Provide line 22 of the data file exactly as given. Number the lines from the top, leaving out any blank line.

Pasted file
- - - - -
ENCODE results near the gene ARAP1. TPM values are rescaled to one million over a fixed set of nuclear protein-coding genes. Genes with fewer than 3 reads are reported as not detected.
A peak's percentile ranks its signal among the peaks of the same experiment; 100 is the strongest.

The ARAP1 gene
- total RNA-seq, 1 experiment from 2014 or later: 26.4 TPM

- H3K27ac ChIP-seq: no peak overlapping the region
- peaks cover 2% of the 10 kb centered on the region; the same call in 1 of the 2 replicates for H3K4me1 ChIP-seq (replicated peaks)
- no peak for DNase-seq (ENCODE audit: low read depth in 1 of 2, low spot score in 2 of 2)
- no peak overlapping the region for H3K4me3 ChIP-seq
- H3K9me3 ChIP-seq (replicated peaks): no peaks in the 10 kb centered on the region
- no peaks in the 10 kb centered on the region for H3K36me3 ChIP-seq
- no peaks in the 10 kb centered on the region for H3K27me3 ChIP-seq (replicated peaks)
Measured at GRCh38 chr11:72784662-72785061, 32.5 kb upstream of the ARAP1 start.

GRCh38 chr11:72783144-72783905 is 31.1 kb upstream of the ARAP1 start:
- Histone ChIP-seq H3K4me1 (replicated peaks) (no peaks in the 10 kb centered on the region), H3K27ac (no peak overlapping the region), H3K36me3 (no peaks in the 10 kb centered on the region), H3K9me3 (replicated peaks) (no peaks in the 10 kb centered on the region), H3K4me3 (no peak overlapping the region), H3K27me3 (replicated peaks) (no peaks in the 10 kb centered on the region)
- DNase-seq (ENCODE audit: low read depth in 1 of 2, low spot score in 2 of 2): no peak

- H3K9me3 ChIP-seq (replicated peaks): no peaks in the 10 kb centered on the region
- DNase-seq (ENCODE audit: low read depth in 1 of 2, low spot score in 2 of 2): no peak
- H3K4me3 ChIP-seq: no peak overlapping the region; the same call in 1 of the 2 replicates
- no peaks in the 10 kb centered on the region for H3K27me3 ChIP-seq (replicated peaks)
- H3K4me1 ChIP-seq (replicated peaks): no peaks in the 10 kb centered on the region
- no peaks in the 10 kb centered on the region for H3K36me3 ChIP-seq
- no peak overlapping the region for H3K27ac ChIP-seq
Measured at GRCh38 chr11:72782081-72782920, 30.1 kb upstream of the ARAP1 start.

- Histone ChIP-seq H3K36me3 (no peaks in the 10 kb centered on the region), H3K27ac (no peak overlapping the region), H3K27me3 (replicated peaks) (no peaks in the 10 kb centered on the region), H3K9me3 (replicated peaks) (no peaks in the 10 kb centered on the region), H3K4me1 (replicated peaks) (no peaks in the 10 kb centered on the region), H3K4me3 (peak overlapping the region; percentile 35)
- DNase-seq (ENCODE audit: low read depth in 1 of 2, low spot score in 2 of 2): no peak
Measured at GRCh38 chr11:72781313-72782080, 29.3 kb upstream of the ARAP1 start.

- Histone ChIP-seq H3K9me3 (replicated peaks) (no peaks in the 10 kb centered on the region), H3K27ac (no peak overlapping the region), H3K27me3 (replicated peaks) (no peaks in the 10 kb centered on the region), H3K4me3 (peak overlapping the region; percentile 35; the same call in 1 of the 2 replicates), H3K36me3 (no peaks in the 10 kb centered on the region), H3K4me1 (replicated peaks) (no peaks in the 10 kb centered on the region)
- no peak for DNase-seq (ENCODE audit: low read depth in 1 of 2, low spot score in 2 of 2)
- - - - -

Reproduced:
- no peak overlapping the region for H3K27ac ChIP-seq